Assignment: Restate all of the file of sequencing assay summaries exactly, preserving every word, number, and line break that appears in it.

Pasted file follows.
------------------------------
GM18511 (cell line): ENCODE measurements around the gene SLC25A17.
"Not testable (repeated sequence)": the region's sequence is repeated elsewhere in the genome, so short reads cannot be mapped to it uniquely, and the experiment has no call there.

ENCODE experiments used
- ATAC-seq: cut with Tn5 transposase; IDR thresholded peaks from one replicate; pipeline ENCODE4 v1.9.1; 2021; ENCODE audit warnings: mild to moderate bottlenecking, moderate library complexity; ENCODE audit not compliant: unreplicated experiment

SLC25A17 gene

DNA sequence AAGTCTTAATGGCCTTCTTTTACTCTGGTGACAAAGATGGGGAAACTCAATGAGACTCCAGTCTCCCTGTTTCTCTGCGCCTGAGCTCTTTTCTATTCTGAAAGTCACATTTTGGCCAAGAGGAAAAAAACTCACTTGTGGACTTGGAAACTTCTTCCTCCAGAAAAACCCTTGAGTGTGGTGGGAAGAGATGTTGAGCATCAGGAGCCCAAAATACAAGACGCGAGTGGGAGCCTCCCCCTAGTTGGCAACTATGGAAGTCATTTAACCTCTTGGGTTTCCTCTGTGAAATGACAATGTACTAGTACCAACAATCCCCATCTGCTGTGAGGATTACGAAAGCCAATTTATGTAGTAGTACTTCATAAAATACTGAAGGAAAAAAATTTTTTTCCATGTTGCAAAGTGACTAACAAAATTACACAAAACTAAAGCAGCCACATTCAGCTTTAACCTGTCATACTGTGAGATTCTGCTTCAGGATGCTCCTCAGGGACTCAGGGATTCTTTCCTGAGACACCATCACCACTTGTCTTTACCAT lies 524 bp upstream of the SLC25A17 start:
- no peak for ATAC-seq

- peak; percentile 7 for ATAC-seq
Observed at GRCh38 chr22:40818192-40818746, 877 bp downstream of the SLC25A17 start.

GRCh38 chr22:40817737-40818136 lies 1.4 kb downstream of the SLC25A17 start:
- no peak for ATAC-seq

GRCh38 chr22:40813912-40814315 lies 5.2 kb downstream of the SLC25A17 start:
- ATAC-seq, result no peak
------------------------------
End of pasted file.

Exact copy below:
GM18511 (cell line): ENCODE measurements around the gene SLC25A17.
"Not testable (repeated sequence)": the region's sequence is repeated elsewhere in the genome, so short reads cannot be mapped to it uniquely, and the experiment has no call there.

ENCODE experiments used
- ATAC-seq: cut with Tn5 transposase; IDR thresholded peaks from one replicate; pipeline ENCODE4 v1.9.1; 2021; ENCODE audit warnings: mild to moderate bottlenecking, moderate library complexity; ENCODE audit not compliant: unreplicated experiment

SLC25A17 gene

DNA sequence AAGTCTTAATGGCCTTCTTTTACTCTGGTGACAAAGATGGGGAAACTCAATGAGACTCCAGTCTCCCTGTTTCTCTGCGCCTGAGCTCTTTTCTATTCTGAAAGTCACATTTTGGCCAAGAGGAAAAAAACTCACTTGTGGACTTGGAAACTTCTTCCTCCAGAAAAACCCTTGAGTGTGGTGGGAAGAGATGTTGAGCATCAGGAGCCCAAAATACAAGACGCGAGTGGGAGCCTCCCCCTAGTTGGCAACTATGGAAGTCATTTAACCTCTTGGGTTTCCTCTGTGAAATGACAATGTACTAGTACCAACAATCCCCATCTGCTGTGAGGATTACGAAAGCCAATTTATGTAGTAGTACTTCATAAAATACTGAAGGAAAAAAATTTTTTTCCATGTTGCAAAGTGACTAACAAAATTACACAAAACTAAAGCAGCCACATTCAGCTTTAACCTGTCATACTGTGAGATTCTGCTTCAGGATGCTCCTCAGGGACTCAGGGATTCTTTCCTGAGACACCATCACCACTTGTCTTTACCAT lies 524 bp upstream of the SLC25A17 start:
- no peak for ATAC-seq

- peak; percentile 7 for ATAC-seq
Observed at GRCh38 chr22:40818192-40818746, 877 bp downstream of the SLC25A17 start.

GRCh38 chr22:40817737-40818136 lies 1.4 kb downstream of the SLC25A17 start:
- no peak for ATAC-seq

GRCh38 chr22:40813912-40814315 lies 5.2 kb downstream of the SLC25A17 start:
- ATAC-seq, result no peak